Dr. David B. Oxendine is a Lumbee Indian and a native of Pembroke, N.C. He received his Bachelor of Arts degree in Theater from Catawba College, a Master’s degree in Counselor Education and a Doctorate in Psychology both from North Carolina State University. Currently, he is an Associate Professor in the School of Education at the University of North Carolina at Pembroke.
Dr. Oxendine, during the summer months, was the Artistic Director of the outdoor drama Strike at the Wind! becoming the first American Indian to direct the show. Dr. Oxendine was the Artistic Director for SATW! for 15 seasons. In 1985, public television’s American Playhouse in New York contacted Dr. Oxendine for the television series ROANOAK, and he cast forty local Lumbee tribal members as extras and in featured roles. Afterward, he joined the Screen Actors Guild and moved to New York to study at the American Academy of Dramatic Arts (AADA).
Upon graduation from AADA, David appeared in films and television shows such as Big, Shakedown, Crossing Delancy, Arthur II, Working Girl, Slaves of New York, The Equalizer, Kojak, and New York Stories among others.
Dr. Oxendine has completed a screenplay based on the book by William McKee Evans entitled To Die Game, which currently is under consideration for production by several producers. One of Dr. Oxendine’s many hobbies includes photography, which allows another form of creative expression. The Smithsonian Institution in Washington, D.C. has published several of his photos of Lumbee life included in the Smithsonian’s Handbook of North American Indians. Recently, he was contacted by Harcourt Books, of Time-Life Books, to publish several photos for an entire article on the Lumbee Indians.
On the academic side, Dr. Oxendine’s research interest in is prejudice, discrimination and stereotyping and how these constructs intersect and interact throughout our society whether in the classroom, business world or in personal lives. He has presented this research and lecture in state-wide and international conferences over the past several years. Additionally, Dr. Oxendine was selected to be a member of the UNC Tomorrow Commission as one of 14 Scholar Council members representing the UNC System for the 2007-2008 academic year. Dr. Oxendine is currently a senator of the UNCP Faculty Senate, a member of the UNCP Student Conduct Broad along with membership of several other committees on campus. While currently working on manuscripts, with several submitted for publication, an article he co-wrote with colleague Dr. Rupert W. Nacoste from North Carolina State University entitled, “Who would claim to that, who was not? Evaluations of an ethnic validation procedure” was published in the July 2007 edition of the Journal of Applied Social Psychology.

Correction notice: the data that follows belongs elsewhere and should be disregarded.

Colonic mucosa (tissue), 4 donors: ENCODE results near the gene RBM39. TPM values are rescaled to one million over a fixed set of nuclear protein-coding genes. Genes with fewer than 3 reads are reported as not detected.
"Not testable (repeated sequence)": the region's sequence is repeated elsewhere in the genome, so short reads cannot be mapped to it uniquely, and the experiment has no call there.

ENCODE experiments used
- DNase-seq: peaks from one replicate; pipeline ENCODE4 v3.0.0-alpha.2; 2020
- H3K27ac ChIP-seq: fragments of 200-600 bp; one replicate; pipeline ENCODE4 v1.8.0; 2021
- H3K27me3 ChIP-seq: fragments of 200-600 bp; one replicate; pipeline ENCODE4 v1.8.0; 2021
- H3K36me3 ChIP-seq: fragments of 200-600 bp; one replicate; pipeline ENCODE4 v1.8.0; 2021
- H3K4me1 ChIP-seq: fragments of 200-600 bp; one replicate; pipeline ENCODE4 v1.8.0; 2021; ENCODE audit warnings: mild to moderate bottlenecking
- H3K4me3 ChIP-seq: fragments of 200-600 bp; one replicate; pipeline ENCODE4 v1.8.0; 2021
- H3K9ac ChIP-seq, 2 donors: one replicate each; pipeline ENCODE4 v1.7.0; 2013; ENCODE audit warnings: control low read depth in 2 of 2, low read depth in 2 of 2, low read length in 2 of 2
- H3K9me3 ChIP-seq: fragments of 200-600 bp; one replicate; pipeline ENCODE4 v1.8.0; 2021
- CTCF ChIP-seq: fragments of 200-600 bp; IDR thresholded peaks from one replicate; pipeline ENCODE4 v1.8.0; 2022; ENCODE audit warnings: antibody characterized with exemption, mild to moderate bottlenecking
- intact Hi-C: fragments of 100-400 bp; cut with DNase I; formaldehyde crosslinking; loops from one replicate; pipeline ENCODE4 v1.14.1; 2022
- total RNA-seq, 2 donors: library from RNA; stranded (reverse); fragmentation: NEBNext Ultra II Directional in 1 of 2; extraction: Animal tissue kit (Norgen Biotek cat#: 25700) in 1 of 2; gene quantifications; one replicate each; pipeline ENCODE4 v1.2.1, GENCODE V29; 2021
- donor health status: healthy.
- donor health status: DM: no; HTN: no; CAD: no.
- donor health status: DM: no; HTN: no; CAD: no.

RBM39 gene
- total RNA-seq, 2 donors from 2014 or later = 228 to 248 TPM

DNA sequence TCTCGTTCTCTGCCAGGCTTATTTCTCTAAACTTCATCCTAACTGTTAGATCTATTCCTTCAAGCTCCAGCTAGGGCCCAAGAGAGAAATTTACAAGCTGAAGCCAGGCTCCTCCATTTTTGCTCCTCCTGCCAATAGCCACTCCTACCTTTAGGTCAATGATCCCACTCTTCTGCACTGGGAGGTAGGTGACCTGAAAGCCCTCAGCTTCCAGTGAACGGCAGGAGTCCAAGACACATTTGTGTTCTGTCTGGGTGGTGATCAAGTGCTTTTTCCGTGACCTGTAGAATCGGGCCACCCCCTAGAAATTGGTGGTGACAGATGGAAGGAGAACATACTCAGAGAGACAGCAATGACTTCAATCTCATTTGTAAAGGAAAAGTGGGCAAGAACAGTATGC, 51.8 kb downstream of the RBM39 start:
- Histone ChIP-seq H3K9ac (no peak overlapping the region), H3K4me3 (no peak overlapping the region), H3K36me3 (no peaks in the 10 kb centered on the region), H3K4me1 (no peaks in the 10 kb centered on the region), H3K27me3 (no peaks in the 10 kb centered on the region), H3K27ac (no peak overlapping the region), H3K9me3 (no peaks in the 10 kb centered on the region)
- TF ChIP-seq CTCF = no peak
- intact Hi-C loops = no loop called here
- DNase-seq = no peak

Dr. Oxendine published a book entitled “Perceived Fairness of an Ethnic Validation Procedure: Implications for Lumbee Federal Recognition” by VDM, an international publisher from Germany. Dr. Oxendine recently published two research articles in the Journal of Social Science Studies entitled, “The Relationship between Political Orientation and Race on Modern Racism,” and “Gender, Race, and College Major: Do They Predict Modern Racism.” Dr. Oxendine’s most recent articles are published in Issues in Social Science are entitled “College Major and Modern
Racism: A Matter of Moral Hypocrisy?” and “The Relationship between Social Dominance Orientation and Religiosity mediated by Political Orientation and Race.”